• Don’t unilaterally decide which medication to prescribe for the patient. The patient should have input into this decision through a shared decisionmaking process between patient and provider.
  • Don’t set an arbitrary limit on patients’ length of time in treatment or discontinue medications against their will.
  • Don’t terminate treatment on the basis of urine screens that show continued substance use; instead consider the appropriateness of more intensive treatment.
  • Don’t withhold medication if a patient is not ready to engage in counseling or other psychosocial support.
  • Don’t insist that all patients participate in the same type of psychosocial support activities or require them to engage on the same schedule.
  • Don’t avoid leveraging internal behavioral health services.
  • Don’t make referrals to external providers without building some connection. Establish ground rules about information sharing and care coordination, if possible.
  • Don’t kick a patient out of the program for poor behavior, unless it poses a distinct risk to the safety of staff and other patients. If he or she can no longer be seen at your practice, do your best to connect the patient with another source of treatment.
  • Don’t forget that challenging and difficult behaviors are often a normal part of the illness, even though they still need to be addressed safely in the clinic.
  • Don’t assume patients diverting their medication have no interest in getting better. Some patients diverting or misusing their medication may be sharing their medications with a family member or friend who does not have access to treatment or selling medications because financial problems are challenging their ability to secure stable housing, food, and other necessities.   
  • Don’t take it personally when patients behave in a way that seems disrespectful of the program or you. Recognize that you may be seeing the results of an addiction that has “taken over” their brain and that engagement in treatment and recovery may still be possible in time.
  • Don’t send a paper or electronic referral to another provider and assume that will result in a successful care transition. Most referrals fail, and patients often don’t follow up. It’s essential to take a more active and coordinated approach in dealing with referrals and care transitions.
  • Don’t assume that the patient remembers why the transition or referral is taking place—how it will help them and how it fits their overall care. Don’t assume that the referral paper will be meaningful to the patient.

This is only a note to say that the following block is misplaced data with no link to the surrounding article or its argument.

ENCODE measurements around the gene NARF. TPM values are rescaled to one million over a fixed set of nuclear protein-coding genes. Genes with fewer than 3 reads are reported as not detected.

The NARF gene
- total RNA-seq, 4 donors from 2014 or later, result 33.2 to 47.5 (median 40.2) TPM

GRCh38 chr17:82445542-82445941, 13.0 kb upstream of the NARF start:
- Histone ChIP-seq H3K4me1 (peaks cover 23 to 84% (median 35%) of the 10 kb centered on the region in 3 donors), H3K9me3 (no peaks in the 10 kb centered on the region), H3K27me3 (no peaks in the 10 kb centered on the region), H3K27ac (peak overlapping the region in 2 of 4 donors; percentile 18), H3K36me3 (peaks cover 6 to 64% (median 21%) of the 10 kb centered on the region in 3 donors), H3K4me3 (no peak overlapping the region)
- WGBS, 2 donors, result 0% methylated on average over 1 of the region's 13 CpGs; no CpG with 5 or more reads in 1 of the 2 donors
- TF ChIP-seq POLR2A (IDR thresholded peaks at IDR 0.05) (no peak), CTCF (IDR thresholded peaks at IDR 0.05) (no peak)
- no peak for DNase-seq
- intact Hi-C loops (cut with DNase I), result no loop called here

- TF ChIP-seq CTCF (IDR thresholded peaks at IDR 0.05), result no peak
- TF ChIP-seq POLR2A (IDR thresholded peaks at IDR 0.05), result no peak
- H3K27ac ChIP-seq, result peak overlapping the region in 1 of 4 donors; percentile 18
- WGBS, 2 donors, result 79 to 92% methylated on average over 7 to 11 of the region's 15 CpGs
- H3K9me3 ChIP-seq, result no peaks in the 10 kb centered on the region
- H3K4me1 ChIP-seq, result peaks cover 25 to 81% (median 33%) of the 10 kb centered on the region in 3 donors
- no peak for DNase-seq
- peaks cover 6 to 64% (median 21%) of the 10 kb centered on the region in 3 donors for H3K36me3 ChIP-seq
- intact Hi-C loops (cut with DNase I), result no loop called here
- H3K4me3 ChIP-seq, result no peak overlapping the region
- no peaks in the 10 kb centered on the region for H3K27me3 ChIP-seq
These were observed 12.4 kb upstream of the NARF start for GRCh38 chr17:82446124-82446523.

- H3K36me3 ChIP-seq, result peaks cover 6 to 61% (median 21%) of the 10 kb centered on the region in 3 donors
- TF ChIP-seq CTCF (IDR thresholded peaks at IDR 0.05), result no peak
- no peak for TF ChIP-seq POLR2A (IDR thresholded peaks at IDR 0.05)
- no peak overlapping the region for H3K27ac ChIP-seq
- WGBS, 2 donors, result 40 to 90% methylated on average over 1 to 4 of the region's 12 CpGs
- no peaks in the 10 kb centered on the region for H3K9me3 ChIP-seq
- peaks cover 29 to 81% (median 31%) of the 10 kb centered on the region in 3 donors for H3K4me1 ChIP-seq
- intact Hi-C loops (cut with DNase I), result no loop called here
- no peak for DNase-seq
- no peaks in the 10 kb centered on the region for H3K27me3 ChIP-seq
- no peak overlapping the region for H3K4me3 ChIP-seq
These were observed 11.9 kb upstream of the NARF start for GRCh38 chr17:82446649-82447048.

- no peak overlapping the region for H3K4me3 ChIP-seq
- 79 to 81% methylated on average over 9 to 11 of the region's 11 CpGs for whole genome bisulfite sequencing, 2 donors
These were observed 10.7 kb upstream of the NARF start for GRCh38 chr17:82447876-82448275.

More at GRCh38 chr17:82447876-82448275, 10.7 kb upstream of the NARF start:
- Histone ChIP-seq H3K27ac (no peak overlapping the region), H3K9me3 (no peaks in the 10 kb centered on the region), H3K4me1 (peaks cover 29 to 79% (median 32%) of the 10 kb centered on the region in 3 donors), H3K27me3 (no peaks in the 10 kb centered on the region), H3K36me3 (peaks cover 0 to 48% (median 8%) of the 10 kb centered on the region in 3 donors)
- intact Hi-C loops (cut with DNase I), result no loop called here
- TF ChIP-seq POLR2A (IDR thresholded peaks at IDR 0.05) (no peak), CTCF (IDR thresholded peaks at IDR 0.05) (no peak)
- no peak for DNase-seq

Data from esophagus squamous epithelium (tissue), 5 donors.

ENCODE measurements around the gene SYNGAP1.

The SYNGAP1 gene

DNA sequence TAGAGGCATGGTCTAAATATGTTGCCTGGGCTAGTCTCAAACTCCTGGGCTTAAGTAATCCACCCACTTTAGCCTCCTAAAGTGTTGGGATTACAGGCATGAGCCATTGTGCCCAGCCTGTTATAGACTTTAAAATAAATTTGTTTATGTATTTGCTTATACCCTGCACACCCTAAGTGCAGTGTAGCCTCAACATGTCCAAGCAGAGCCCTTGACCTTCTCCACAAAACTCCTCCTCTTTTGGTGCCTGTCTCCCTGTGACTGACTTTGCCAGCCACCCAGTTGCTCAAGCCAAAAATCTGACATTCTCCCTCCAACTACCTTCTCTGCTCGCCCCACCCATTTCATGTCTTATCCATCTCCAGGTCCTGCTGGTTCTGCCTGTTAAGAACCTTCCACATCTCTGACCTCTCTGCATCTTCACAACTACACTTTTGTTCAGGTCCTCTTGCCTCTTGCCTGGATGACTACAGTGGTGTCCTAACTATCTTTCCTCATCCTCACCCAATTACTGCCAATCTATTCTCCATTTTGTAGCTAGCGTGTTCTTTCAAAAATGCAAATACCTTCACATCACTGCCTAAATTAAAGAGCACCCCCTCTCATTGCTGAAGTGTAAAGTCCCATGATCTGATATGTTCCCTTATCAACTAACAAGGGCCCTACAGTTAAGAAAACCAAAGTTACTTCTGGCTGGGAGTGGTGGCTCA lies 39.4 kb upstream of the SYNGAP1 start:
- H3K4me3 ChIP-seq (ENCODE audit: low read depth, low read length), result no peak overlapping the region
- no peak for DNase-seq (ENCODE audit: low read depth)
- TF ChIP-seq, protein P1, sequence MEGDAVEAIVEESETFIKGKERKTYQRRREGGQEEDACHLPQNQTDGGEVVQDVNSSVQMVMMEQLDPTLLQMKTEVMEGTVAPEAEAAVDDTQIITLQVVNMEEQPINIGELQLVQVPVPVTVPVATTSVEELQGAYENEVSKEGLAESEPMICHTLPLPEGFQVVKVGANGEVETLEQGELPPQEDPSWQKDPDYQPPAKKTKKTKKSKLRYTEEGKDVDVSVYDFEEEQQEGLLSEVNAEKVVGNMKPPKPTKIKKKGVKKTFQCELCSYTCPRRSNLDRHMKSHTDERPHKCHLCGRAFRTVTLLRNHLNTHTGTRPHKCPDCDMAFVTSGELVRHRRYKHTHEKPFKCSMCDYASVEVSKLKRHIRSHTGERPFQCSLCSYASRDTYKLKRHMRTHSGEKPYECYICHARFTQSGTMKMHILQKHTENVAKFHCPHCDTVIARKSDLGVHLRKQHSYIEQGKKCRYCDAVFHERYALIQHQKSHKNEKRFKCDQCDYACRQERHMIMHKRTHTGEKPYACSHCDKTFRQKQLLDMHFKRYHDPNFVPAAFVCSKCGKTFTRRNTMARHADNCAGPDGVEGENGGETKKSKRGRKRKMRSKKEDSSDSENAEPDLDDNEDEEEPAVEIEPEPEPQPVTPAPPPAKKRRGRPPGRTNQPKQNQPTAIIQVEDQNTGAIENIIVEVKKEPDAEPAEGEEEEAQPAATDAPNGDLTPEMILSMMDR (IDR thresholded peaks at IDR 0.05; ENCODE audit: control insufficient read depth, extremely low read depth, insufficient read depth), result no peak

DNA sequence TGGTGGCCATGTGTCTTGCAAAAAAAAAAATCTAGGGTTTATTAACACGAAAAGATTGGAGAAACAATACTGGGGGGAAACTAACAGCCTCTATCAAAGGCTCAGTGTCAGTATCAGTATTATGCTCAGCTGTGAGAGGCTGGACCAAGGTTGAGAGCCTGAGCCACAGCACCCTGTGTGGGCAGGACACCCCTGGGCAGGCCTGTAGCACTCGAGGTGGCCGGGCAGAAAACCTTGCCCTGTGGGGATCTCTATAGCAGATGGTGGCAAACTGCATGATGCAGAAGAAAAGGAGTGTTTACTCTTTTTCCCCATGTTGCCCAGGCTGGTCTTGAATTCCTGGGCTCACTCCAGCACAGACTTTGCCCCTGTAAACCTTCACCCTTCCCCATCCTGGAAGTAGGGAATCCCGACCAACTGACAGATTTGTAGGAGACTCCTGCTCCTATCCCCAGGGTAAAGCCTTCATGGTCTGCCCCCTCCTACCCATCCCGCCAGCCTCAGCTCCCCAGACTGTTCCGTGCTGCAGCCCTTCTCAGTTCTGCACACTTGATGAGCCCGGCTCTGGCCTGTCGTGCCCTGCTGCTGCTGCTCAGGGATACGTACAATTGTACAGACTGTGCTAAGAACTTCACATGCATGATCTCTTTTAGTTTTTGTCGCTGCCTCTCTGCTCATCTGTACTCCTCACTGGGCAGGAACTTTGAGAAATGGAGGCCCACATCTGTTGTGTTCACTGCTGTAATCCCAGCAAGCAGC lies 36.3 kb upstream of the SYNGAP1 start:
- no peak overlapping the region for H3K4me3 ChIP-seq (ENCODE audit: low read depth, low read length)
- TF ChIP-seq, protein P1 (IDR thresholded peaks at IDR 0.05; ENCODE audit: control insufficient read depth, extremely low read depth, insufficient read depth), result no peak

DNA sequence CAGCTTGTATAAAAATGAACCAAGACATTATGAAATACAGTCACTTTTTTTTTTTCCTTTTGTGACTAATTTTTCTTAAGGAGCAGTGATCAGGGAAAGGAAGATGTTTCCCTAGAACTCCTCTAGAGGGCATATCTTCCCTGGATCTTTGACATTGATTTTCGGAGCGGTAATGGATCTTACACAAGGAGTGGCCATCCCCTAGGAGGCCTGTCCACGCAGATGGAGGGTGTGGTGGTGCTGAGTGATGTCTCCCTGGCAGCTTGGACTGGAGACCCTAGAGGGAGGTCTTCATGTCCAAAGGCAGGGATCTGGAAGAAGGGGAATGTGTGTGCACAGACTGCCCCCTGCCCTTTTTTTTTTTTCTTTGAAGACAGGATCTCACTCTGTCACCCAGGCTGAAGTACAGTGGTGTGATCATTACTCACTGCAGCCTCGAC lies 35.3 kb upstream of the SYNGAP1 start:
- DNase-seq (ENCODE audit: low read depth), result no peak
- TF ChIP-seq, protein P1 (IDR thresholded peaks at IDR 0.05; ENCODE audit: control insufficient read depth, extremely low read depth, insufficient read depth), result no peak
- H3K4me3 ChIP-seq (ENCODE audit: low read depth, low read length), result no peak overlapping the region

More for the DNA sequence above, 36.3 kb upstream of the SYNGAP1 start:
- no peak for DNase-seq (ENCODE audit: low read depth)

• Don’t use privacy regulations as an excuse for not sharing information across the care team. Instead, develop patient consent forms that allow sharing of essential information that will keep patients safe, and train staff to help patients understand the value of information sharing.
  • Don’t focus only on your role in addressing a patient’s complex care needs. View yourself and your practice as part of an extended care team. Share information and contribute resources as you can.
  • Don’t forget your responsibility to be aware of the State and Federal privacy and confidentiality regulations and to comply with them.
  • Don’t let privacy and confidentiality regulations stand in the way of sharing critical information across the care team. Use appropriate patient consent forms and processes that authorize such sharing of information as a standard procedure.
  • Don’t forget to develop an understanding of DEA requirements and establish procedures to ensure you comply with them.
  • Don’t fail to consider using telehealth strategies to address problems of provider shortage or maldistribution.

Financial Sustainability

  • Don’t start implementing MAT without considering the need for long-term financial stability. Developing a sustainability plan should be an early component of your MAT work.
  • Don’t fail to explore alternative payment models (APMs) that may be available from the payers in your patient mix. APMs that reflect clinical requirements can sometimes be negotiated to better support MAT.
  • Don’t miss the opportunity to be innovative in your clinical and staffing approach, building on the evidence base on what works for the kinds of patients you treat.
  • Don’t forget to document the essential information in the medical record that will support clinical decisions made and help address utilization management requirements.
  • Don’t forget to develop organized workflows for billing and to respond to utilization management requirements for each payer.